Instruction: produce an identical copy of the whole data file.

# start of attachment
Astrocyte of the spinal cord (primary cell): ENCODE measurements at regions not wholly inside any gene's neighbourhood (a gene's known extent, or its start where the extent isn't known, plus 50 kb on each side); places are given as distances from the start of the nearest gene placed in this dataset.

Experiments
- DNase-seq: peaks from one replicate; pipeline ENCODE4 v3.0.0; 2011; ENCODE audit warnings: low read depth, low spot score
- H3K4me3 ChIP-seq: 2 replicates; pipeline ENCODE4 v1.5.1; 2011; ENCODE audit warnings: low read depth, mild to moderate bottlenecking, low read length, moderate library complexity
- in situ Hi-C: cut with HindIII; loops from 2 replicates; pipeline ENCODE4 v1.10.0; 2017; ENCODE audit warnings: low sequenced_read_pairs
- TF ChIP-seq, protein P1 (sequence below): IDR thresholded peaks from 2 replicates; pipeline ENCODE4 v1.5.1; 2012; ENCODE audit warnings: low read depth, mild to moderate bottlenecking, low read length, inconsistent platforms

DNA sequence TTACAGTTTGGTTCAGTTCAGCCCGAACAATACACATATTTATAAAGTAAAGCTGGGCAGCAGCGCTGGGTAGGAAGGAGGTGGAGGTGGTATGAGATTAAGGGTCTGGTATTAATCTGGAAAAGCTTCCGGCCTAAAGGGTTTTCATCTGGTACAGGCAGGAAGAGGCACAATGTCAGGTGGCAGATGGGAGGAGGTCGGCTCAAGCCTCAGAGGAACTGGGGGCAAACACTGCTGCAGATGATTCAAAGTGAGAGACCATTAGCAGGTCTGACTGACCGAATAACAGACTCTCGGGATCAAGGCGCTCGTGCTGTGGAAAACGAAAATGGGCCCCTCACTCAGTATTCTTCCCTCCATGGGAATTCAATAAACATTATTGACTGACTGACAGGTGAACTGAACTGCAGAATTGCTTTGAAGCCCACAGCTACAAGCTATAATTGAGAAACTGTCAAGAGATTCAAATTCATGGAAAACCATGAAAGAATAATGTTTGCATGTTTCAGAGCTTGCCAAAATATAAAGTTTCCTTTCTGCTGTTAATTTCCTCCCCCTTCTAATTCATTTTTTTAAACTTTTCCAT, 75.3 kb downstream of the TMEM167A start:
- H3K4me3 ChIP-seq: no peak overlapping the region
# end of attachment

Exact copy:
Astrocyte of the spinal cord (primary cell): ENCODE measurements at regions not wholly inside any gene's neighbourhood (a gene's known extent, or its start where the extent isn't known, plus 50 kb on each side); places are given as distances from the start of the nearest gene placed in this dataset.

Experiments
- DNase-seq: peaks from one replicate; pipeline ENCODE4 v3.0.0; 2011; ENCODE audit warnings: low read depth, low spot score
- H3K4me3 ChIP-seq: 2 replicates; pipeline ENCODE4 v1.5.1; 2011; ENCODE audit warnings: low read depth, mild to moderate bottlenecking, low read length, moderate library complexity
- in situ Hi-C: cut with HindIII; loops from 2 replicates; pipeline ENCODE4 v1.10.0; 2017; ENCODE audit warnings: low sequenced_read_pairs
- TF ChIP-seq, protein P1 (sequence below): IDR thresholded peaks from 2 replicates; pipeline ENCODE4 v1.5.1; 2012; ENCODE audit warnings: low read depth, mild to moderate bottlenecking, low read length, inconsistent platforms

DNA sequence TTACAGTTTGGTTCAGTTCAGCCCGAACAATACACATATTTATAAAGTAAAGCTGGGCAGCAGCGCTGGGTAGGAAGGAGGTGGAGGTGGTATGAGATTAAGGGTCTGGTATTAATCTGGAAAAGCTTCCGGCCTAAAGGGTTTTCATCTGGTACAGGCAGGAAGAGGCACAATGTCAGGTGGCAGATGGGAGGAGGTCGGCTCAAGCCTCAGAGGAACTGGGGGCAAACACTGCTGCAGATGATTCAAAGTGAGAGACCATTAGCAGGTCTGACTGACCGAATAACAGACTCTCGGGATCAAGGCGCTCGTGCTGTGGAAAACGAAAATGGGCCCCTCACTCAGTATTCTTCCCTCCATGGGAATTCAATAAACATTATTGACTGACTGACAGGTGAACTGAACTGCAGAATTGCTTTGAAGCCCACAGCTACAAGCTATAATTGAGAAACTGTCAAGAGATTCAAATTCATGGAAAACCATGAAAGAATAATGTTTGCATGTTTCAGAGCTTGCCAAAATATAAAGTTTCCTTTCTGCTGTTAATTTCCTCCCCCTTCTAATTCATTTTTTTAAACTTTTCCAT, 75.3 kb downstream of the TMEM167A start:
- H3K4me3 ChIP-seq: no peak overlapping the region